It's my pleasure to welcome Ronna Sarvas Weltman, contributing editor to Step by Step Wire Jewelry and a polymer clay and wirework instructor. Ronna will be teaching classes at Bead Fest Philadelphia and Bead Fest Portland this year. She is the author of the new book Ancient Modern: Polymer Clay + Wire Jewelry. Her book covers a range of innovative techniques to help you create wearable art jewelry that is both organic and sophisticated. Not only does the book include step-by-step instructions for specific jewelry projects, it's also packed with helpful design tips. Plus, don't miss the new polymer clay bead design challenge at the end of this newsletter.--Michelle Mach, Beading Daily editor
Creating Marbled Polymer Clay Beads
by Ronna Sarvas Weltman
If you’re like me, you’d rather not talk about how much you’ve spent on beads in your lifetime or how many of those beads have yet to be used in a piece of jewelry. Oh, the guilt!
Making your own beads out of polymer clay enables you to make them for a tiny fraction of the cost you’d pay for most beads. More important, you can make them exactly the size, shape and color you want.
6 Tips for Creating Marbled Polymer Clay Beads
Polymer clay’s marbling properties enable you to achieve sophisticated and nuanced effects in your beads, disks, spacers and embellishments. There is no mystique to marbling polymer clay. You simply put different colors together and blend them by rolling in your hands or using a roller or a pasta machine. It’s easy to get a fabulous marble if you pay attention to these pointers:
1. Always use colors that look good together. If the colors that are being blended are not harmonious, the marble blend won’t look good.
2. Be sure to include dramatic contrasts. If all the colors in a marble blend are similar, it may be boring. All of my marbled blends have either black or white in them, and most have both.
3. Pay attention to the saturation levels of different clays. A little black, for instance, goes a lot farther than a little white. Use highly-saturated colors in significantly smaller proportions to other colors.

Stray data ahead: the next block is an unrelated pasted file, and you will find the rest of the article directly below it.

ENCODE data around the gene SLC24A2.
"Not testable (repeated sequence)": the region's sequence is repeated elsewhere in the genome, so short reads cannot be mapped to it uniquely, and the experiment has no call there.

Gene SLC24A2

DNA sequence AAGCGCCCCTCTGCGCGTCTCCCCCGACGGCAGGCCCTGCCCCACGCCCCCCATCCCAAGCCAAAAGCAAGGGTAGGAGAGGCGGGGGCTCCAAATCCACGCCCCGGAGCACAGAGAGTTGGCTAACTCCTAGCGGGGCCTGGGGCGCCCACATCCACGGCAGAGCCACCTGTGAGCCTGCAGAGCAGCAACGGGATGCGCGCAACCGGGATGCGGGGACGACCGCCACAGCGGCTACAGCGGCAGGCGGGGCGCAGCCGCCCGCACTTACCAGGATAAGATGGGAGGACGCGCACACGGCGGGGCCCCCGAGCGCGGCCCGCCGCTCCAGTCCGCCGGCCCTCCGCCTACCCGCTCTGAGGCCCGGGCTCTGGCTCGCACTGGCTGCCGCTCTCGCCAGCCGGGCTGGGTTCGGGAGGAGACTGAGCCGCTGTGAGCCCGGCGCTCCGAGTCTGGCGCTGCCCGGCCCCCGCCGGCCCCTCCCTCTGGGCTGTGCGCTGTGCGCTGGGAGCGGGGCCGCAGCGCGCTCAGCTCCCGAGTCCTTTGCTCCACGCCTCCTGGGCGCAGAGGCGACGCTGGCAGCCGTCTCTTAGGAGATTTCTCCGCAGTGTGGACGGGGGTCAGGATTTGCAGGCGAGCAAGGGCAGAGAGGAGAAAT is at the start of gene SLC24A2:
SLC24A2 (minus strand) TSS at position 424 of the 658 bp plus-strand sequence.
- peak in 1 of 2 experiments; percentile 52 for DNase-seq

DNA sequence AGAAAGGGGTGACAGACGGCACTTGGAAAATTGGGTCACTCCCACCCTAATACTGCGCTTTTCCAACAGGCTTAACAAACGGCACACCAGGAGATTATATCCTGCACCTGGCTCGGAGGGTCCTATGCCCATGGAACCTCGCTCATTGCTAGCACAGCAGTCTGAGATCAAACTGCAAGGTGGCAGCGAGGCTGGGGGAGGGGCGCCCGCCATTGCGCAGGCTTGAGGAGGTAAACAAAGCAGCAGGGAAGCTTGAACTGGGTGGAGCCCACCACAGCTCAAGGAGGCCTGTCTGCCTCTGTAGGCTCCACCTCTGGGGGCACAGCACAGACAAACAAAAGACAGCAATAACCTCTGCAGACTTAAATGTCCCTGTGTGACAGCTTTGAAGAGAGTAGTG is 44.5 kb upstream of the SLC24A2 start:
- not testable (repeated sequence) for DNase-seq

4. Experiment with using translucent clay, which adds depth to marble blends, particularly if the beads are polished with shoe polish or wet/dry sandpaper after baking, or dipped in an ice-water bath to increase the translucent polymer clay’s transparency.
5. Pay attention to how colors will combine. Green and purple, for instance, can sometimes be fun together, but blend them together and you get mud.
6. Finally – and perhaps most importantly – keep blending. Yes, sadly, if you blend too much, you’ll end up with a solid color, and it can be difficult to judge when you’ve passed the point of no return, but the vast majority of people will stop blending too soon. So take a risk and roll it or run it through the pasta machine again…and again.
You'll find many more tips in my book Ancient Modern, including how to create your own organic-style jewelry from polymer clay and wire, unique texturing techniques for polymer clay and wire, and design considerations to take your necklaces, bracelets, earrings and pins into the art-to-wear realm. I've arranged the projects in order of difficulty, so it's easy for you to continually expand and perfect your wirework and polymer clay skills. Although I’d rather not talk about how much I used to spend on pricey beads and gemstones, I do love to talk about designing your own beautifully-unique and affordable beads from polymer clay and wire. I look forward to chatting with you about polymer clay, wire, and jewelry design.
If you have questions or comments for Ronna, please post them on the website.
New Bead Challenge!
To celebrate Ronna's new book, we're holding a polymer clay bead design challenge. Create your own polymer clay bead, send in a photo, and you could win one of two handcrafted set of beads made by Ronna herself. Deadline to enter is June 5, 2009. Read the full contest rules.